While under hiring freeze, EEOC facing ‘very big task,’ Burrows says

For employees at the Equal Employment Opportunity Commission, workloads right now are much higher than they should be, EEOC Chairwoman Charlotte Burrows said.

Ever since the Equal Employment Opportunity Commission (EEOC) started investigating workplace discrimination cases back in 1965, the work has been practically non-stop.

At the same time, for current EEOC Chairwoman Charlotte Burrows, the ongoing challenge of balancing agency staffing levels with the number of incoming cases hasn’t gone away.

Image of panelists at Civil Rights Act event.
During a 1964 Civil Rights Act anniversary event, Education Assistant Secretary for Civil Rights Catherine Lhamon (second from left), DOJ Assistant Attorney General for Civil Rights Kristen Clarke (second from right) and EEOC Chairwoman Charlotte Burrows (right) describe the impact of the landmark legislation, and how their agencies are still working toward equality today. NPR host Michel Martin (left) moderated the conversation (Photo source: EEOC).

“We opened our doors a year to the day of the [1964] Civil Rights Act’s passage,” Burrows said in an interview with Federal News Network at a June 25 event recognizing 60 years of the landmark legislation. “On that day, we had about 100 employees, and we instantly were underwater with the number of charges. We had thousands of charges even on day one. It has been a problem that we have been wrestling with from the beginning.”

Over the years, EEOC’s workforce numbers have in turn both risen and declined, but for employees right now, workloads are much higher than they should be, Burrows said. It’s especially challenging given that the agency is operating under a hiring freeze for fiscal 2024.

“It’s very difficult,” Burrows said. “When someone leaves retirement or for whatever reason, we’re not able to replace them right now. So, by definition, we’re constantly having to figure out how to manage that and to be fair to our own workforce.”

Before the hiring freeze began, EEOC made 500 new hires during fiscal 2023, resulting in a 2,331-employee workforce at the end of the year, the agency said in its annual performance report. By comparison, that’s about 1,000 positions below 1980s staffing levels for EEOC, when the agency had roughly 3,300 employees. The now relatively smaller workforce, Burrows said, is coupled with a gradually growing workload.

“[Investigators are] carrying 100-plus cases each, in addition to having to do a regular rotation of taking in new matters,” Burrows said. “The average is about 100 per investigator, but we have some districts where we are way north of that. That is a real challenge and something that I personally worry a lot about.”

Between fiscal 2021 and 2022, EEOC’s charge backlog rose from 42,811 to 51,399 pending charges. During 2023, though, EEOC’s inventory held relatively steady with 51,100 charges, according to the most recent data available.

But also in 2023, EEOC secured more than $665 million in monetary relief for more than 22,000 victims of employment discrimination, the agency said. That includes securing more than $202 million in monetary relief for federal employees. Additionally, EEOC filed 143 workplace discrimination lawsuits for employees, an increase of more than 50% since the previous year.

As EEOC employees work through those discrimination charges, Burrows said it involves a lot of creativity to manage within limited resources.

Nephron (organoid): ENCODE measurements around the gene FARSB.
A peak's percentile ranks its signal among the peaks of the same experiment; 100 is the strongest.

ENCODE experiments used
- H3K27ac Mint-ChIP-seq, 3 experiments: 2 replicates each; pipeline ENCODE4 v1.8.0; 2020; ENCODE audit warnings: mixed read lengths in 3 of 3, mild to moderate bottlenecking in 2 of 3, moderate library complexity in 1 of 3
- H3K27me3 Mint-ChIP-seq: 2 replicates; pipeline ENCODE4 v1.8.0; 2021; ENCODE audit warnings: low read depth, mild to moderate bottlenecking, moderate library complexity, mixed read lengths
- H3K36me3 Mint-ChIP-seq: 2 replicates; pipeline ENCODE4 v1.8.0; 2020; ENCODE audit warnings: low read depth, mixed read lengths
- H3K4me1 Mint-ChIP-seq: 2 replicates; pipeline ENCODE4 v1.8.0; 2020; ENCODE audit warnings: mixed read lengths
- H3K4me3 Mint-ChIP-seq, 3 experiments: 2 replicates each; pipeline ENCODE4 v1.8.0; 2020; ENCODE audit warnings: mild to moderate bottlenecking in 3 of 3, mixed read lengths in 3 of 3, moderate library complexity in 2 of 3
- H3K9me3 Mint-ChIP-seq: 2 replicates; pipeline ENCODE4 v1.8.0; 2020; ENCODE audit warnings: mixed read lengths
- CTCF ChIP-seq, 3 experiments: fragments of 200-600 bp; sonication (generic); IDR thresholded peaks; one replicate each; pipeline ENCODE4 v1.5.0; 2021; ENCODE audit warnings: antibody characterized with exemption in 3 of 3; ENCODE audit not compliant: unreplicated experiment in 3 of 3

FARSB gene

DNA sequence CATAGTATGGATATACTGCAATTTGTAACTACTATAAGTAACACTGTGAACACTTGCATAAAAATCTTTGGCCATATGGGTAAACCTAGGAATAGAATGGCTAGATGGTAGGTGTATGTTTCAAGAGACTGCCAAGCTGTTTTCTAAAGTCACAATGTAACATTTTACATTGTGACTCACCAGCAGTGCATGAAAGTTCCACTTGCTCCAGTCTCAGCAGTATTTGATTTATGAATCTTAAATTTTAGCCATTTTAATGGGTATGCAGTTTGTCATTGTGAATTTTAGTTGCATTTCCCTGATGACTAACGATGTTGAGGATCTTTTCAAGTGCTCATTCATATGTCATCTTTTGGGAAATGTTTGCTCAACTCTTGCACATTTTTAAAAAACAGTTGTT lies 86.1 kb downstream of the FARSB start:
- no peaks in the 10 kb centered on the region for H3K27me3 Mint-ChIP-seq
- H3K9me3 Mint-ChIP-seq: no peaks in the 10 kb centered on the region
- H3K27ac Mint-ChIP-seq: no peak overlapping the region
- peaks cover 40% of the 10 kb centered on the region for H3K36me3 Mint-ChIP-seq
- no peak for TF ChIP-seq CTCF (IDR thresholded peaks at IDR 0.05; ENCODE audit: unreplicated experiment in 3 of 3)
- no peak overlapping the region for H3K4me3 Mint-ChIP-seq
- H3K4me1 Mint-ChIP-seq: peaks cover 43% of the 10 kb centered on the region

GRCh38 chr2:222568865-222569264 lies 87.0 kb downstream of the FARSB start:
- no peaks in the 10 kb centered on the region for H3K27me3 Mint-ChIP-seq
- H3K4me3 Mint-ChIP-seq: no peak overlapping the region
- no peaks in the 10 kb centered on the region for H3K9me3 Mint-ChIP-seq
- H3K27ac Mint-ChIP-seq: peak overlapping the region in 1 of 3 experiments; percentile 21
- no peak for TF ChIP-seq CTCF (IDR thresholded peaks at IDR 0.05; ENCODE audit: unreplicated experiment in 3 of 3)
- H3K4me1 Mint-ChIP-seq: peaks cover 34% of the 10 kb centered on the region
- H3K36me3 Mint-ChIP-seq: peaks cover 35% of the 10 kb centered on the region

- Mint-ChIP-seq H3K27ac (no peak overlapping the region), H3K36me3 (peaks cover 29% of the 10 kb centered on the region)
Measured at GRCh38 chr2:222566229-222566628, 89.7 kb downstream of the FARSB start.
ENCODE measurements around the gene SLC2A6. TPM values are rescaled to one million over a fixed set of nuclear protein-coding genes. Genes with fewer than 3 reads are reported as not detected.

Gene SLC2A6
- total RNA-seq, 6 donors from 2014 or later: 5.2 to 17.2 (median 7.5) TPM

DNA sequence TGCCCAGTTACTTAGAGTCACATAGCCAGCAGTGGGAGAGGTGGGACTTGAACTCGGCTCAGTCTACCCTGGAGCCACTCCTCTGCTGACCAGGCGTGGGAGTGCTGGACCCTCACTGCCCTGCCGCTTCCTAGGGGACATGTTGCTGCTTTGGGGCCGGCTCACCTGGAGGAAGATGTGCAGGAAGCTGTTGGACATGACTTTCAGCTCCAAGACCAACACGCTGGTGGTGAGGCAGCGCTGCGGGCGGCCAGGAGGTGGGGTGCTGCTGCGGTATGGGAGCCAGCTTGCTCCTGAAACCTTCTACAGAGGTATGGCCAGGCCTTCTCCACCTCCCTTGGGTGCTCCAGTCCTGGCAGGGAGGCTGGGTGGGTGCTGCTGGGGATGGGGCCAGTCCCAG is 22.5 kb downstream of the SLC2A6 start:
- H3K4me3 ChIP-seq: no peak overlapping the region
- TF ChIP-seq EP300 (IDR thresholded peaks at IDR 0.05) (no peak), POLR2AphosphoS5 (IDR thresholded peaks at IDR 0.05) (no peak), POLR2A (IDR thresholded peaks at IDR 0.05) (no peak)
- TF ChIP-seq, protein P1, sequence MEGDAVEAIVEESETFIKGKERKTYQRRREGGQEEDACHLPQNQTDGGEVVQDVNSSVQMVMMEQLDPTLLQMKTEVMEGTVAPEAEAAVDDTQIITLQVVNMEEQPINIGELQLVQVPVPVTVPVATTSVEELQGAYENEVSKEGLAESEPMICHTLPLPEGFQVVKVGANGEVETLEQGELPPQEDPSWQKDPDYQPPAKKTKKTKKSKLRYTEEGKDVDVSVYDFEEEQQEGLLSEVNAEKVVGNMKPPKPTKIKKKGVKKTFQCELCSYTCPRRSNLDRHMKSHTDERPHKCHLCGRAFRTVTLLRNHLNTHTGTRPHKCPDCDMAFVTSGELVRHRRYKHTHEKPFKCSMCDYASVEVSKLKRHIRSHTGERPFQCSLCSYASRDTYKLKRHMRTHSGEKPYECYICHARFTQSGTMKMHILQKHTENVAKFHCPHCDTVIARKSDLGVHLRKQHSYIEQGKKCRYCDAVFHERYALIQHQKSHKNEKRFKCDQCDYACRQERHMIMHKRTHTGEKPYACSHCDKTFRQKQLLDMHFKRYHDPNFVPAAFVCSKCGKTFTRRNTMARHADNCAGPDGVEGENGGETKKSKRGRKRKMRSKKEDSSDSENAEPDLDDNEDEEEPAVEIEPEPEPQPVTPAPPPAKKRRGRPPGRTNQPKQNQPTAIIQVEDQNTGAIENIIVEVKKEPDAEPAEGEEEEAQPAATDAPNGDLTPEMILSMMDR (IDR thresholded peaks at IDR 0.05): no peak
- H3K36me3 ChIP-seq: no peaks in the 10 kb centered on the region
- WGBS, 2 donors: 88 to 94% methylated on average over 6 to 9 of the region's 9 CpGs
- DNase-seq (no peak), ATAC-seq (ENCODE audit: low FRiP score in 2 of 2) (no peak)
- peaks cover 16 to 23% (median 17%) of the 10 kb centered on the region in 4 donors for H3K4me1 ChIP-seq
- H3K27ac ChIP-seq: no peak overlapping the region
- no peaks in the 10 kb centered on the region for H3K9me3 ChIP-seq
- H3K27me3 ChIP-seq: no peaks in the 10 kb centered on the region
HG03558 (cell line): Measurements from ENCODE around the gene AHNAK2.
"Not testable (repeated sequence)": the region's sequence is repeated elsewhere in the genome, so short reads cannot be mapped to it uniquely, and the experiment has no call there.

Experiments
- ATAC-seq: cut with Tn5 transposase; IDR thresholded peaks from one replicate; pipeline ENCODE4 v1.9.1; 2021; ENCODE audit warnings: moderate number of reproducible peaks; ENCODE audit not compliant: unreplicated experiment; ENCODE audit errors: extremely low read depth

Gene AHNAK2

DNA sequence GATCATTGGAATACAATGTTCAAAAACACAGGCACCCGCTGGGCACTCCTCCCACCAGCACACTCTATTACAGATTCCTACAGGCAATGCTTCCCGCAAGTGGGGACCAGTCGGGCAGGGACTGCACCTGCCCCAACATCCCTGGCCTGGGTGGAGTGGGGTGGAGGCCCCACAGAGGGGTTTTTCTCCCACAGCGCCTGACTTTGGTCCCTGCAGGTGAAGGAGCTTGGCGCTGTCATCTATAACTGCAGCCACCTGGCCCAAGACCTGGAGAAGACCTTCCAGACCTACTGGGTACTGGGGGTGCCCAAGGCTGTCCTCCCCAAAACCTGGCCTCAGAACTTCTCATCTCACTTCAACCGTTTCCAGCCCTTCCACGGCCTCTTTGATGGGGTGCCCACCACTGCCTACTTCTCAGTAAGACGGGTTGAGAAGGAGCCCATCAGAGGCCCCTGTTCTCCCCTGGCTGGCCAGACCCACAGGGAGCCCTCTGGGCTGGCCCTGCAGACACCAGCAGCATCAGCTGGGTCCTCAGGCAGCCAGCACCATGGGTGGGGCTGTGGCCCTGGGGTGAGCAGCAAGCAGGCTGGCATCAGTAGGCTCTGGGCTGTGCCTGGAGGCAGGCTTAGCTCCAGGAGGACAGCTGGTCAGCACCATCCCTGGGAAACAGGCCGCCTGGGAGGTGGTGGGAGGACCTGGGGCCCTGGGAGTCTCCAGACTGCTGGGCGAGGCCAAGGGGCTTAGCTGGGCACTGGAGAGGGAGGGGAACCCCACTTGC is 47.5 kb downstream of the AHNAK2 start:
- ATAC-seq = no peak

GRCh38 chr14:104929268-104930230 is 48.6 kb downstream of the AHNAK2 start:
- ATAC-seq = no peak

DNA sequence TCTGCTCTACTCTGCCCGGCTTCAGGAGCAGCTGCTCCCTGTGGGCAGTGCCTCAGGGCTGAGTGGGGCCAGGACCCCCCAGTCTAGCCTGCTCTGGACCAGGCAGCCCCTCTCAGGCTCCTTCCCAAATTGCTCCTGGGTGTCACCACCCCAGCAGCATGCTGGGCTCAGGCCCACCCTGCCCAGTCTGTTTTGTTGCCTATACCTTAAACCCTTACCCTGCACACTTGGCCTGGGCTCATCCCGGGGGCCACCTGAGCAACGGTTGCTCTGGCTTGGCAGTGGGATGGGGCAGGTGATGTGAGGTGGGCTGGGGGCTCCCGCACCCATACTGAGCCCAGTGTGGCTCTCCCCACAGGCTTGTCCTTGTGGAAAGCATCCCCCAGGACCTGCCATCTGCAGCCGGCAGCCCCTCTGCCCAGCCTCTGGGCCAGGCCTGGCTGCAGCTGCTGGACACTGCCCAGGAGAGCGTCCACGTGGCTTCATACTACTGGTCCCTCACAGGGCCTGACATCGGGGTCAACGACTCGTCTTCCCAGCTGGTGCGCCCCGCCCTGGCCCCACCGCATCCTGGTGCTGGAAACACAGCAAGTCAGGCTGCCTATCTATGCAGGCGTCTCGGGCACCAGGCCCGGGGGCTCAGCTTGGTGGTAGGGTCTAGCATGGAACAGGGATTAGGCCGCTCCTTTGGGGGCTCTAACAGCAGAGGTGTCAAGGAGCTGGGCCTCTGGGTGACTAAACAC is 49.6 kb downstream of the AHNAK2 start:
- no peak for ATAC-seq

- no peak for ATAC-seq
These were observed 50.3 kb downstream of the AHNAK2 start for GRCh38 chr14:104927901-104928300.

“We do a lot with what we have, I don’t want to make any bones about that. But it is a very big task,” Burrows said. “We work strategically, we work smart, as well as hard, but [the workforce] is not right-sized, if you will, for the task at hand.”

Training is one way that EEOC tries to support employees, helping to develop their skills at the same time that they’re managing high workloads coming in. Burrows said EEOC has “doubled down” on training over the last couple years. In fiscal 2023, the EEOC approved $3.7 million in training programs for employees, the agency said.

“We had training funds, but we also did a lot to train internally,” Burrows said. “It also helps to build that sort of camaraderie and that teamwork mindset that’s so important to our success … We don’t have budget for a great deal of external training. But we are continuing to be creative and interested in looking at how to make sure that our people are trained.”

The nature of EEOC’s work has also changed significantly over time. Throughout the COVID-19 pandemic and now in hybrid work arrangements, discrimination has remained prevalent in the workplace, although appearing in different forms.

“The onset of more online workplaces will mean that we will continue to have to be nimble enough to follow the technology where it goes, so that we can make sure that we are protecting,” Burrows said. “I anticipate that one of the things that employees will have to continue to be vigilant about is the different ways that new technologies may make it easier for folks to reach into the private places of individual employees and to guard against ways in which that can become harassing or abusive.”

Aside from investigating cases, EEOC’s efforts also involve more proactive work such as outreach, education and technical assistance. Often, that can help agencies and other employers get ahead of discrimination cases — and in theory, reduce charges that come into EEOC’s hands.

“We have to be nimble enough now to bring those 1964 principles into the high-tech world that we are living in with respect to employment today,” Burrows said during a panel at Tuesday’s Civil Rights Act commemoration event. “If the discrimination happens, you can get a remedy. But it’s really important to try and get in front of it … A lot of employers have begun looking at how to do that — how to have more inclusive employment practices.”

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